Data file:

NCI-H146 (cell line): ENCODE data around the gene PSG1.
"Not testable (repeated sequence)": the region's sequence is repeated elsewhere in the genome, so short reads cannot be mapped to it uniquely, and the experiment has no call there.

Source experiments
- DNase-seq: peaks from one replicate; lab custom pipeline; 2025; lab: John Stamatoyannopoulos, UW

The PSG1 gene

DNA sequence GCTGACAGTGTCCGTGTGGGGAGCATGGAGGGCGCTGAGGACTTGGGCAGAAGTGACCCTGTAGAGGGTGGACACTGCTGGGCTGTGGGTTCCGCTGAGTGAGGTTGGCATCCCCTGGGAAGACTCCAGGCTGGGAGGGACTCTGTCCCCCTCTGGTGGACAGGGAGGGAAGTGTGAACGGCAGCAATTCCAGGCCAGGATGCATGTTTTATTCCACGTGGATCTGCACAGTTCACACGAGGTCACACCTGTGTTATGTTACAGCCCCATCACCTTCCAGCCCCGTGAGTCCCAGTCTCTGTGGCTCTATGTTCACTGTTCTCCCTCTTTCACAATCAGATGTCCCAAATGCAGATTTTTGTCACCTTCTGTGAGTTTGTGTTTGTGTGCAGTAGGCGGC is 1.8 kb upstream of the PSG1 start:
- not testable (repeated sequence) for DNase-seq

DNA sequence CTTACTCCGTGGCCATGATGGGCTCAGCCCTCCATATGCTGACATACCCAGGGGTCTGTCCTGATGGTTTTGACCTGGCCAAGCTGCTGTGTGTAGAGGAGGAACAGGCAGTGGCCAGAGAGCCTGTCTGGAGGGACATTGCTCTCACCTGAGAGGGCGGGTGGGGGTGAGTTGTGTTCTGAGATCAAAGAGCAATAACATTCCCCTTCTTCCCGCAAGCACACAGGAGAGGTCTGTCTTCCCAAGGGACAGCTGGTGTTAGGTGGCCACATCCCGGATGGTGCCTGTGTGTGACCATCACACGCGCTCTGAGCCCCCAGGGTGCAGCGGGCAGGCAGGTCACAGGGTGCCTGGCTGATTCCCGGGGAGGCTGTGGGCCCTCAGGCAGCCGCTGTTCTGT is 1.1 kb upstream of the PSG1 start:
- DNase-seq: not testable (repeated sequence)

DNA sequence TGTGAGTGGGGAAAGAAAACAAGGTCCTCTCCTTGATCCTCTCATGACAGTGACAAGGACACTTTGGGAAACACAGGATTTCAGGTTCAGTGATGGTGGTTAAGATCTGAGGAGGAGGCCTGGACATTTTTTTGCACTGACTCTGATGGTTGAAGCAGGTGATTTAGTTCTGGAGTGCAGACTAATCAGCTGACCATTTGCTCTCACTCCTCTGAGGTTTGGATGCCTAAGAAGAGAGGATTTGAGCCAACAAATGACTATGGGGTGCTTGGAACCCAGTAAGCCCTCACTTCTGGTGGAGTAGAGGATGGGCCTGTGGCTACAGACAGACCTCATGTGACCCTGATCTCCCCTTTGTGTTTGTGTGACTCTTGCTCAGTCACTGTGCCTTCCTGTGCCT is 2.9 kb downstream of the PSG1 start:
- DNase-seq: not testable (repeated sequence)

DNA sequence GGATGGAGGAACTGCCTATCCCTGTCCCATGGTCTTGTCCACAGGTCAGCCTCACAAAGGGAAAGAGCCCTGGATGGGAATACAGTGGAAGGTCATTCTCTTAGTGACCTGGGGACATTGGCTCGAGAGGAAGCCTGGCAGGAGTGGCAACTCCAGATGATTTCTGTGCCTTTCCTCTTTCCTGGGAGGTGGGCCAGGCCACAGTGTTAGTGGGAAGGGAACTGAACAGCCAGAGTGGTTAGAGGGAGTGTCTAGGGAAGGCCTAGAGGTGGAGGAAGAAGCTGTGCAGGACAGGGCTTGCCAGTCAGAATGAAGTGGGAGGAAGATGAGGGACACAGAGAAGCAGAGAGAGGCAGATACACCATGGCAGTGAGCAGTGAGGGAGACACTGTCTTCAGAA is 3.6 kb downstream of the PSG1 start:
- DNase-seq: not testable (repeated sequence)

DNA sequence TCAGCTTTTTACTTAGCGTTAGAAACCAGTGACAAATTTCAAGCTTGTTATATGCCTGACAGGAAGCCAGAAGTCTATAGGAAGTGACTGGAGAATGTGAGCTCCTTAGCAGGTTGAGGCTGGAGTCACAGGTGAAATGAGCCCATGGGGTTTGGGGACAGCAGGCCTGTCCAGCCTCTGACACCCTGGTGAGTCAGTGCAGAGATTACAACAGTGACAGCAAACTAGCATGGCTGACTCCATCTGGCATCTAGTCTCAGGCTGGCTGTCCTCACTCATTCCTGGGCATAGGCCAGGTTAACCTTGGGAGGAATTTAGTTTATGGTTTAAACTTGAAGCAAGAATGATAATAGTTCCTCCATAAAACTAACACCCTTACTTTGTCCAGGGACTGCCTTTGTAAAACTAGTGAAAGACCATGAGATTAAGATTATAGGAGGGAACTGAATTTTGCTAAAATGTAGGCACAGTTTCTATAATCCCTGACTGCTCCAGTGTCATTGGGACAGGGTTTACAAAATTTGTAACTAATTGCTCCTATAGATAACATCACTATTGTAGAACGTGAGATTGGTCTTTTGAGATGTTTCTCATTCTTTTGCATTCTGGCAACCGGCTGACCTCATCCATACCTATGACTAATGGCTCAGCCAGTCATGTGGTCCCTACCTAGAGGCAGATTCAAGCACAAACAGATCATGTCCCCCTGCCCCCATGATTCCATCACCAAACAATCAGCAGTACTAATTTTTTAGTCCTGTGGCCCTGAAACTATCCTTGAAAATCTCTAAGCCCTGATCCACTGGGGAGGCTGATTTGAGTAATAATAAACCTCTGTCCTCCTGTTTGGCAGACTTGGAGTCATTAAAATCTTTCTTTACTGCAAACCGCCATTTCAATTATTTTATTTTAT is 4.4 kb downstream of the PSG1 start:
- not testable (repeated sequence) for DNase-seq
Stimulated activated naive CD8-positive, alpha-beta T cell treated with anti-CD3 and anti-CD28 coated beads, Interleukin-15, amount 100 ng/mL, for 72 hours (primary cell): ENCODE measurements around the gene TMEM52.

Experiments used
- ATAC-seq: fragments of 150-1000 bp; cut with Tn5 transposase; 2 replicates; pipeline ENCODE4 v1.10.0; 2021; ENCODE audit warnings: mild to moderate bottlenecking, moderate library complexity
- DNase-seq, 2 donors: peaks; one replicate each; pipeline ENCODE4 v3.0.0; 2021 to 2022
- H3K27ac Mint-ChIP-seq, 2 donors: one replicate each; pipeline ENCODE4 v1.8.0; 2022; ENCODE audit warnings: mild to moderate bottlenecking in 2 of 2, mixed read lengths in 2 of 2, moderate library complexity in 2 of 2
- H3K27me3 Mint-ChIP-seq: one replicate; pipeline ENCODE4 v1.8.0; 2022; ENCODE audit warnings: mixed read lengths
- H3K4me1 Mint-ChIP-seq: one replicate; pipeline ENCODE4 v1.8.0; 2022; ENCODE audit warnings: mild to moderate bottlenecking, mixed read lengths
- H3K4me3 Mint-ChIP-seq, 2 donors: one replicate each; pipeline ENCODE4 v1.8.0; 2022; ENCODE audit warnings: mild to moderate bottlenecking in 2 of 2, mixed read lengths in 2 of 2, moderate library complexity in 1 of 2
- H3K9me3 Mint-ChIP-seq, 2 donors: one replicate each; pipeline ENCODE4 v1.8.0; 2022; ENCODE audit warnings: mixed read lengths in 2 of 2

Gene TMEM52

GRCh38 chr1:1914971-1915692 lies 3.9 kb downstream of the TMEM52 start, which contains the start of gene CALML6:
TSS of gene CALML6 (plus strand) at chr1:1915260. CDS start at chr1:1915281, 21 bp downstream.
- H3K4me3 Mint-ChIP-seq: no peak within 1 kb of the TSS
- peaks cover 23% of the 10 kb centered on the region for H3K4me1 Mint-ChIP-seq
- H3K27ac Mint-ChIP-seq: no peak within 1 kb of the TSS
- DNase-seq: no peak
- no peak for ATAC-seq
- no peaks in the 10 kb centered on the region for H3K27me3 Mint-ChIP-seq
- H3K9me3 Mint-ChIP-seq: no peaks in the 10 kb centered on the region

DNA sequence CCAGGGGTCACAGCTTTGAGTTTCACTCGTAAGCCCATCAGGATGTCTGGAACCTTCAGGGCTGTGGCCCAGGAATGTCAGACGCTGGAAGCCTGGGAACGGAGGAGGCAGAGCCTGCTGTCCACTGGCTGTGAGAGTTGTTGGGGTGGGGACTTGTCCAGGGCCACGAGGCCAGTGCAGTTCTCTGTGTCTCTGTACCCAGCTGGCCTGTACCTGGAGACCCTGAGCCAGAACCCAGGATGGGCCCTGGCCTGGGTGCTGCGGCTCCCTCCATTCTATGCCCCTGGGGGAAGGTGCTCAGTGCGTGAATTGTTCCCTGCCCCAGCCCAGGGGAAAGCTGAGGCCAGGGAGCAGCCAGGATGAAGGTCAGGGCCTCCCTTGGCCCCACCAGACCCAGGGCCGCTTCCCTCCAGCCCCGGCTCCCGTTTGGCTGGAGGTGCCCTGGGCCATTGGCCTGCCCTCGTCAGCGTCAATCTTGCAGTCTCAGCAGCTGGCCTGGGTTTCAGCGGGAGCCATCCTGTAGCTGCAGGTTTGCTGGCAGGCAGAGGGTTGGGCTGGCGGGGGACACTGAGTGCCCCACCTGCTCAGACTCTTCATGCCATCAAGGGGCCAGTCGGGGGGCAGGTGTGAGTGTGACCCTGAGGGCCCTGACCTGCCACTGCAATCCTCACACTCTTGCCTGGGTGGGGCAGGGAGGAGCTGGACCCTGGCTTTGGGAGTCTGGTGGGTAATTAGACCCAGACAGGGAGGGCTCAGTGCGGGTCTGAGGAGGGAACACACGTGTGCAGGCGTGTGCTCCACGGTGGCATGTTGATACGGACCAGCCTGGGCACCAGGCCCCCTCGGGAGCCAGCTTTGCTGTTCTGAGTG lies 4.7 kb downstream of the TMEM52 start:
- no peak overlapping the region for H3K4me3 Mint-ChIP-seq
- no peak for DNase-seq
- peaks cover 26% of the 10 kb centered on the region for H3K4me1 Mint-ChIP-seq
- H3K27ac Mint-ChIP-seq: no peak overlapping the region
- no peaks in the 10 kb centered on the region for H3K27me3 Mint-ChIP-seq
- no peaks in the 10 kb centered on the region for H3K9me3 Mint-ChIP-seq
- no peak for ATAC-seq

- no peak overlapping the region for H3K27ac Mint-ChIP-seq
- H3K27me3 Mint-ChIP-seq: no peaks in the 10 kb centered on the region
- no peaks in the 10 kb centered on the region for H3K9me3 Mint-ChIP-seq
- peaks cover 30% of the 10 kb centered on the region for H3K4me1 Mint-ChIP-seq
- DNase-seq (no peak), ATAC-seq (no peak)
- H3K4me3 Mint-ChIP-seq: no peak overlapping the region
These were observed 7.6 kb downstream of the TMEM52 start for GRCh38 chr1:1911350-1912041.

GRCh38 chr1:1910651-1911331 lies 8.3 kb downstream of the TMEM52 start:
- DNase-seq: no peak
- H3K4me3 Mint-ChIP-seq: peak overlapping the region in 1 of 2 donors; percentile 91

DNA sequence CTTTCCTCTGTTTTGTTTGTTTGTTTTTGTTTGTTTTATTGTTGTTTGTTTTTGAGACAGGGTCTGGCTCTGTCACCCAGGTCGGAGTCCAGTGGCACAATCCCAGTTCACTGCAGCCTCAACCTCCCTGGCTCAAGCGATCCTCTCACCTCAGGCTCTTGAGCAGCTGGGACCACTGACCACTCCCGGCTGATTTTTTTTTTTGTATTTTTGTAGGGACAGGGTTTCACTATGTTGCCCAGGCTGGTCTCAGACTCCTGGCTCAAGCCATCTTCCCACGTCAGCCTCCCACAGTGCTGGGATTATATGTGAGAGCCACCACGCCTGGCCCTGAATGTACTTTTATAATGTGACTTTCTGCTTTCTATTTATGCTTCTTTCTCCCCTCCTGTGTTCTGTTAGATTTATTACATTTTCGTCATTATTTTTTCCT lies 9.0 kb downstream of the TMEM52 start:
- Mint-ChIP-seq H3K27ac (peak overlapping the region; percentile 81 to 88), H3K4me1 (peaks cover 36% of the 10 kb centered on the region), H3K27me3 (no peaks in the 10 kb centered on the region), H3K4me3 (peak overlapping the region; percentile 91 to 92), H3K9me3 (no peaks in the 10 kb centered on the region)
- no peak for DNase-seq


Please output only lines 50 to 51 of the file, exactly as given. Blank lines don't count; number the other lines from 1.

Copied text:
GRCh38 chr1:1910651-1911331 lies 8.3 kb downstream of the TMEM52 start:
- DNase-seq: no peak